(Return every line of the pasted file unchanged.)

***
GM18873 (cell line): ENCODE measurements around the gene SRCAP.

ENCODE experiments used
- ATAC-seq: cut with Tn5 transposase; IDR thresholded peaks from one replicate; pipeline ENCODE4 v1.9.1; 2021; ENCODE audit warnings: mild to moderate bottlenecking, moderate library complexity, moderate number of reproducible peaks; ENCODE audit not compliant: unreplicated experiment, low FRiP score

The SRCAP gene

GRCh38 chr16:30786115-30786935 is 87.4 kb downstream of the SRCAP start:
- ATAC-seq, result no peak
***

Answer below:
GM18873 (cell line): ENCODE measurements around the gene SRCAP.

ENCODE experiments used
- ATAC-seq: cut with Tn5 transposase; IDR thresholded peaks from one replicate; pipeline ENCODE4 v1.9.1; 2021; ENCODE audit warnings: mild to moderate bottlenecking, moderate library complexity, moderate number of reproducible peaks; ENCODE audit not compliant: unreplicated experiment, low FRiP score

The SRCAP gene

GRCh38 chr16:30786115-30786935 is 87.4 kb downstream of the SRCAP start:
- ATAC-seq, result no peak